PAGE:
Out of the frying pan and into the fire

Out of the frying pan and into the fire is a proverb. A proverb is a short, common saying or phrase that may be a famous quote, an inspirational quote, an epigram, or the topic of a parable. These common sayings are language tools or figures of speech that particularly give advice or share a universal truth, or impart wisdom. Synonyms for proverb include adage, aphorism, sayings, and byword, which can also be someone or something that is the best example of a group. Often, a proverb is so familiar that a speaker will only quote half of it, relying on the listener to supply the ending of the written or spoken proverb himself because these common phrases and popular sayings are so well known. Certain phrases may be a metaphor or a quotation; but if it is a proverb, it is often-used and has a figurative meaning. Speakers of English as a second language are sometimes confused by these pithy sayings as translations from English to other languages do not carry the impact that the English phrases carry. Some common proverbs are the wise sayings better late than never; early to bed and early to rise makes a man healthy, wealthy and wise; an apple a day keeps the doctor away; don’t cry over spilt milk; actions speak louder than words; haste makes waste, don’t look a gift horse in the mouth; and a bird in the hand is worth two in the bush. One of the books of the Bible is the Book of Proverbs, which contains words and phrases that are still often quoted in the English language because they are wise. Many current proverbs are quotations taken from literature, particularly Shakespeare, as well as the Bible and other sacred writings. We will examine the meaning of the proverb out of the frying pan and into the fire, where the expression came from, and some examples of its use in sentences.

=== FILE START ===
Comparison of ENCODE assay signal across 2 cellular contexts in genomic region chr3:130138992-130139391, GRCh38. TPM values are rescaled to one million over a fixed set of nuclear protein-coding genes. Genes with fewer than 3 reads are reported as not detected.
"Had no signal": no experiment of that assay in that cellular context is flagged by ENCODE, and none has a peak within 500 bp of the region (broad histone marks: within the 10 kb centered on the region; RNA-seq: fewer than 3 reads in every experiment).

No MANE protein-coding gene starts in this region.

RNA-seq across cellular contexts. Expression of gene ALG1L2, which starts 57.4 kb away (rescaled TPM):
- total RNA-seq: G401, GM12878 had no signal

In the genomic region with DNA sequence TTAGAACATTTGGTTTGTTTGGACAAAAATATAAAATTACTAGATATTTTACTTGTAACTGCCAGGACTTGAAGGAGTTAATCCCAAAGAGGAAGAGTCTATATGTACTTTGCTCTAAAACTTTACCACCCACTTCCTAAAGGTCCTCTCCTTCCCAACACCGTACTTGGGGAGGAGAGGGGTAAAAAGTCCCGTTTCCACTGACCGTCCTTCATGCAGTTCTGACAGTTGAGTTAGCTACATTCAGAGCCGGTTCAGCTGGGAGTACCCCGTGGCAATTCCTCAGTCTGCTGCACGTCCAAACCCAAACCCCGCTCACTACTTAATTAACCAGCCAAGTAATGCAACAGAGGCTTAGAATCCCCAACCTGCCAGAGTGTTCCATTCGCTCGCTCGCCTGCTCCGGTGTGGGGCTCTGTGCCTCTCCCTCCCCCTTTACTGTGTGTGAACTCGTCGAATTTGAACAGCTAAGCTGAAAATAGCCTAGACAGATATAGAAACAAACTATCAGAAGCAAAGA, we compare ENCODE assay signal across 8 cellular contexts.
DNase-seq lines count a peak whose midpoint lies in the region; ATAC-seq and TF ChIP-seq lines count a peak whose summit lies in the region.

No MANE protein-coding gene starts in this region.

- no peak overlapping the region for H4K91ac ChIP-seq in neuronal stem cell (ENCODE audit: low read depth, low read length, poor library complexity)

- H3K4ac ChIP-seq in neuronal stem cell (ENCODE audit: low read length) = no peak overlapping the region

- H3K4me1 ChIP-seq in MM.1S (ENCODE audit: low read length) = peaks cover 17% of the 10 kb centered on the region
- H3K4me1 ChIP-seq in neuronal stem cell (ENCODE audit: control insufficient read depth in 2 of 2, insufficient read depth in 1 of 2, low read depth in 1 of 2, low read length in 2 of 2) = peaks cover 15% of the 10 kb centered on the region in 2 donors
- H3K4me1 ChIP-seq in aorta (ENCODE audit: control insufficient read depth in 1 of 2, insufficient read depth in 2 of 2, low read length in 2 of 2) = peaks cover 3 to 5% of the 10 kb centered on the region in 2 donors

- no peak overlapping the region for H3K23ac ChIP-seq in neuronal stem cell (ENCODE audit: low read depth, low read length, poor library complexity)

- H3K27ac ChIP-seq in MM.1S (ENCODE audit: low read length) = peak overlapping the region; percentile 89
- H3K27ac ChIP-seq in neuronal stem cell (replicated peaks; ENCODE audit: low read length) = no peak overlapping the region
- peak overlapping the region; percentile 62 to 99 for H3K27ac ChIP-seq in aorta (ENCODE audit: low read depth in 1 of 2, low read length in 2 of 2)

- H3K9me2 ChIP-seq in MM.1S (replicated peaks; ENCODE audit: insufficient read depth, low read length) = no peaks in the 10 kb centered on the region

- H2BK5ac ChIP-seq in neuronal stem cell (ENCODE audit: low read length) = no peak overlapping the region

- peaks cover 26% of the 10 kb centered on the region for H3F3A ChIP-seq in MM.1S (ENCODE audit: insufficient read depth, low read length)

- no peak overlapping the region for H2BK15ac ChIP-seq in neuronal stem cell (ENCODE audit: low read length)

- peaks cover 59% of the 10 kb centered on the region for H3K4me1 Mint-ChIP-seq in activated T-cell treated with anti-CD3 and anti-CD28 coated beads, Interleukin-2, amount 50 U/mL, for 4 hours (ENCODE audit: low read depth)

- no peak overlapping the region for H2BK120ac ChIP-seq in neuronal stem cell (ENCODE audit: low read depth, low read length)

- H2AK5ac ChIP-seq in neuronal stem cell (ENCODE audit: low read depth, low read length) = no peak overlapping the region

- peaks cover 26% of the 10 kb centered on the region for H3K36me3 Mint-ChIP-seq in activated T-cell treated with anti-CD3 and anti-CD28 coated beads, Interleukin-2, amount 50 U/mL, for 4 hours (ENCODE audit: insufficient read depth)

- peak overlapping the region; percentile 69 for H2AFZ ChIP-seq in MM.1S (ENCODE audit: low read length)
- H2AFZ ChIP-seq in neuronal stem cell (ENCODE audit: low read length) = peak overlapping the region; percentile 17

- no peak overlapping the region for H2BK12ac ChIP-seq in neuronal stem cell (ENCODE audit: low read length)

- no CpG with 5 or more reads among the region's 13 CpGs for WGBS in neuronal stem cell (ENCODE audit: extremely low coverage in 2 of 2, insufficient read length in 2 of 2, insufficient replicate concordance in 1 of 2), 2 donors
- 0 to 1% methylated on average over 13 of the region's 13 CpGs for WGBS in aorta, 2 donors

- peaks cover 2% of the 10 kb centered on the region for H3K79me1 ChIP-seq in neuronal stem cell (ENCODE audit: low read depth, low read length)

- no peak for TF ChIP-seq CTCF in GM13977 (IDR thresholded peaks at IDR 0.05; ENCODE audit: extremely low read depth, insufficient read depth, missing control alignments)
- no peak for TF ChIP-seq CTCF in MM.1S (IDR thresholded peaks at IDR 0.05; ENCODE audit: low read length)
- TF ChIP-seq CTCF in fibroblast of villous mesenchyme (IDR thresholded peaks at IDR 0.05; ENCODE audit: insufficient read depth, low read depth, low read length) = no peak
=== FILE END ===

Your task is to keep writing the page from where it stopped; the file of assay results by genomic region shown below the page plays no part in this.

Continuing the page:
Out of the frying pan and into the fire describes a situation in which one escapes a bad situation, only to become enmeshed in an even worse situation. For instance, if one quits a stressful job to take another one that ends up being even more stressful, one may have jumped out of the frying pan and into the fire. The sentiment the phrase portrays goes back to ancient times. Germanicus Caesar, who lived 15 B.C. – 19 A.D., noted a proverb that spoke of running from the smoke into the flame. Thomas More is credited with being the first to use the proverb in English in his pamphlet, The Confutacyon of Tyndales Answere, written in 1532: “He has, by his false reproach of trickery, conveyed himself out of the frying pan into the fire.” The term out of the frying pan and into the fire has skyrocketed in popularity since the 1980s; often, only the first half is quoted, out of the frying pan, with the expectation that the listener or reader can supply the rest of the proverb for himself.


With the Canaries rock bottom of the top flight after managing just one win so far this season under Daniel Farke – a 2-1 win at Brentford at the weekend, which ended up being the German’s last game in charge – Smith would be going out of the frying pan and into the fire if he does take over the Premier League strugglers. (Birmingham Mail)

Rapidly shrinking glaciers, extreme weather and increased climate events including floods and droughts, are among the foreboding events of a rapidly warming region that could soon find itself thrust out of the frying pan into the fire, on more fronts than one. (East African)

For a young South Medford football team, so far it’s been a season that can only be described as out of the frying pan and into the fire. (Mail Tribune)

Leave a Comment